Create your own living willow sculpture
You will need basic tools such as a spade, string, marker pegs, garden gloves, pruners, and bio-degradable garden ties (or fine willow to tie-off) and mulch (optional).
To simplify matters we have two basic starting points - circular (tepees, domes and chair shelters - arbours) and straight (tunnels, archways, a living fence/hedge - fedges).
After finding a suitable position for your structure, snip each rod's base diagonally to ease planting (Diagram 1).
Circular structures - tepees, domes, arbours
Mark out the base, use a peg attached to some string to 'scratch' a circle into your turf. Don't forget to leave a door space (about 1 metre)! (Diagram 2) For an arbour simply mark out a semi-circle.
Use a spade to clear a 30cm wide strip of excess turf from your base - leave the doorway space intact. Add some compost to the cleared base, if desired.
Starting at the 'doorpost' push two long rods into the ground closely together, to a minimum depth of 15cm. Continue pushing single large rods into the prepared ground every 20cm. Finish at the other 'doorpost' with another two long rods close together.
Twist two 'doorpost' sets of rods around each other and gently towards each other to make a doorway, twist again and secure, at the required height, to complete the entrance arch (Diagram 3).
For a tepee gather together the remaining willow at the top and tie off at the required height, using thin willow strips or bio-degradable ties (Diagram 4).
For a dome start by bending opposite willow rods to meet in the centre, and tie off to the required height (Diagram 5). Excess length can be twisted around itself to keep it neat, or trimmed off later.
Next add the medium length willow to weave into the frame. Push two rods into the ground at 45 degree angles, halfway between the larger rods. Then simply weave them upwards into your structure in a lattice, or diamond, pattern. If you are creating a doorway, simply 'go back on your self' to avoid blocking the entrance (Diagram 6).
Tie off the ends, as before, trim where necessary, then water well, and leave to grow and thrive.
For an arbour follow the dome instructions, but remember to pull the rear rods to the front centre and tie off to create the semi-circular structure. It is suggested you put an additional two rods for support at the back of the semi-circle, to increase the structures strength and give you the initial shape (Diagram 7).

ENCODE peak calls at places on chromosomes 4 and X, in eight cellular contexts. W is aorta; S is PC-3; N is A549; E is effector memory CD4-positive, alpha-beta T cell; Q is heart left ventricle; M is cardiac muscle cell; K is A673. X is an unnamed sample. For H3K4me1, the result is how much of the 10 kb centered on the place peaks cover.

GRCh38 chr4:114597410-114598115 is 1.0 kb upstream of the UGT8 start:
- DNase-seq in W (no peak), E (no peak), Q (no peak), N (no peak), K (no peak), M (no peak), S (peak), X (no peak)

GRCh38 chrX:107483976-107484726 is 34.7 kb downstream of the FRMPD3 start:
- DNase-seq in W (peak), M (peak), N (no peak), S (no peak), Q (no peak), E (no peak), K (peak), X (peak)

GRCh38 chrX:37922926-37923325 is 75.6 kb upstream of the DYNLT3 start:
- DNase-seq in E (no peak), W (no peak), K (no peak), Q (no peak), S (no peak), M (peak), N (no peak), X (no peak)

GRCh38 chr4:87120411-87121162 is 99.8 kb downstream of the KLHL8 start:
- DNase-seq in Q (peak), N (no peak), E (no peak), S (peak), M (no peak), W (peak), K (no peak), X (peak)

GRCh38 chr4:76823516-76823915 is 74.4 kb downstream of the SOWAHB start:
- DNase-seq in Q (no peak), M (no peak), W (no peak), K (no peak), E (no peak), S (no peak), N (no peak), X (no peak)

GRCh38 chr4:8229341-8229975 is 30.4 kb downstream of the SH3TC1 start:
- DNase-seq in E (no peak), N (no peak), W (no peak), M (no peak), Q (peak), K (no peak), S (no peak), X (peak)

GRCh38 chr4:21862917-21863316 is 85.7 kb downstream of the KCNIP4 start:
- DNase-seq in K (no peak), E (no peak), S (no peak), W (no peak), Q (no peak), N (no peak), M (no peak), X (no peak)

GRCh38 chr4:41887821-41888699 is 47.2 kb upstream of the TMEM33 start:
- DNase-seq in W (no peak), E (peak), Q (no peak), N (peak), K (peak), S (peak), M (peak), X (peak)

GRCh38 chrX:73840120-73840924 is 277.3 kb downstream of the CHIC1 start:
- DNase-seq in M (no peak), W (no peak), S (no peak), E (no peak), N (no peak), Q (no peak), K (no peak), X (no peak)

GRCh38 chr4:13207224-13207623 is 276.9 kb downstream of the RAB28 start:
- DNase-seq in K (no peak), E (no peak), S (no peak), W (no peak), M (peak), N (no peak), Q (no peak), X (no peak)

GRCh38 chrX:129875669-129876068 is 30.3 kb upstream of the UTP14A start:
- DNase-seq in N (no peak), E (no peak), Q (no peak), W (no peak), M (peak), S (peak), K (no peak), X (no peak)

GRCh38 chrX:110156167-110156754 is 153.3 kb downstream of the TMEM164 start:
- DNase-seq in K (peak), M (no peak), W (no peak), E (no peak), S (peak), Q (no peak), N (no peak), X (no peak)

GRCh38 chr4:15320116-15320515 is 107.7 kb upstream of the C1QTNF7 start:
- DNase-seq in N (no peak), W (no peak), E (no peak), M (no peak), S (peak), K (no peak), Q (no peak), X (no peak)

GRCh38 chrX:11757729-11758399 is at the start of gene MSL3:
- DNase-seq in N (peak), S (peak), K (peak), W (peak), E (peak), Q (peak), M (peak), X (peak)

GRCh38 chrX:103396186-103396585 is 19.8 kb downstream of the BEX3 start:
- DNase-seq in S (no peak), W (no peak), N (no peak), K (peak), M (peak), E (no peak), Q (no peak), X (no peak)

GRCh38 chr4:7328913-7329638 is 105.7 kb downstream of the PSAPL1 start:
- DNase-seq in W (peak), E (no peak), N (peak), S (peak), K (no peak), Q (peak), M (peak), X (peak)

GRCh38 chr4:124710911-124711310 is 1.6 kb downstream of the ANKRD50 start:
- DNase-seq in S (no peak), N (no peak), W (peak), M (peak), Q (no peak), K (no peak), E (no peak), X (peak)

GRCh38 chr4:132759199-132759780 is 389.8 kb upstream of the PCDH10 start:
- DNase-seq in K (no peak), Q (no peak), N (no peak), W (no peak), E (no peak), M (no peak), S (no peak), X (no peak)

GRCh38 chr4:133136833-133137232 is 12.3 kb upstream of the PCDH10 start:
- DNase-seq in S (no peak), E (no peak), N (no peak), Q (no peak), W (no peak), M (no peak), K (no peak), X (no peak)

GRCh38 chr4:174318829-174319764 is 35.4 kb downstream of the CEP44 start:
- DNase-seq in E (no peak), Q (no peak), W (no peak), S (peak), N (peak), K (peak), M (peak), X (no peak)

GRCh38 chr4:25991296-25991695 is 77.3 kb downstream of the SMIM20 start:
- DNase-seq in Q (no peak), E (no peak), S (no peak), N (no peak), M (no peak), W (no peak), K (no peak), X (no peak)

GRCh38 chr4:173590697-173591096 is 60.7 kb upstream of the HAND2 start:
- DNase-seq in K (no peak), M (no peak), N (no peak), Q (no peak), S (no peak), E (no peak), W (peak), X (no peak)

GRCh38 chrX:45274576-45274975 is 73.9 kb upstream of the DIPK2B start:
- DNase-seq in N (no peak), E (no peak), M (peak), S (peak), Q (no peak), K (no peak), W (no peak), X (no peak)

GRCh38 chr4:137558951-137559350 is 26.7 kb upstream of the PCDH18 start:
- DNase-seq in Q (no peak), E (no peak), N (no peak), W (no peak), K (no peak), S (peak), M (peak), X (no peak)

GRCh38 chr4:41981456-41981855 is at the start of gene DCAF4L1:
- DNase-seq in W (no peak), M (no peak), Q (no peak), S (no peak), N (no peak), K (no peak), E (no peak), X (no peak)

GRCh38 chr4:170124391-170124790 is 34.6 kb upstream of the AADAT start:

Straights - tunnels, arches and fedges
Mark out your desired base length by scratching a line(s) through your soil with a tent peg or similar, then use a spade to remove any excess turf. Add some compost to the cleared base, if desired.
Push the large rods a minimum of 15cm into the ground at 30cm intervals, make two long rows for a tunnel or archway - or a single line for a fedge.
For tunnels, bend the opposite pair of large willow rods towards each other to create an arch. Twist around each other, secure at the required height, if necessary trim as required (Diagram 8).
Next weave the medium length willow into the tunnel. Push two rods into the ground at 45 degree angles, halfway between the larger rods. Then simply weave them upwards into your structure in a large lattice, or diamond pattern (Diagram 9).
Tie off the ends, as before, trim where necessary, then water well and leave to grow and thrive.
Ensure all planted willow is watered well in its first year.
Mulch or bark chips can be placed around the bottom of the planted structure to suppress weeds and hold moisture. Remember, every structure is unique, so if you want to be a bit more creative then go ahead - after all, a living structure will change to reflect the seasons in any case. Enjoy Yourself!
If you require a more information we can happily recommend some excellent guide books, many of which are available to buy from us direct. Or, even better, why not come and join us in the beautiful Somerset countryside for one of our popular willow craft courses? Please contact us if you would like to know more about any of our products.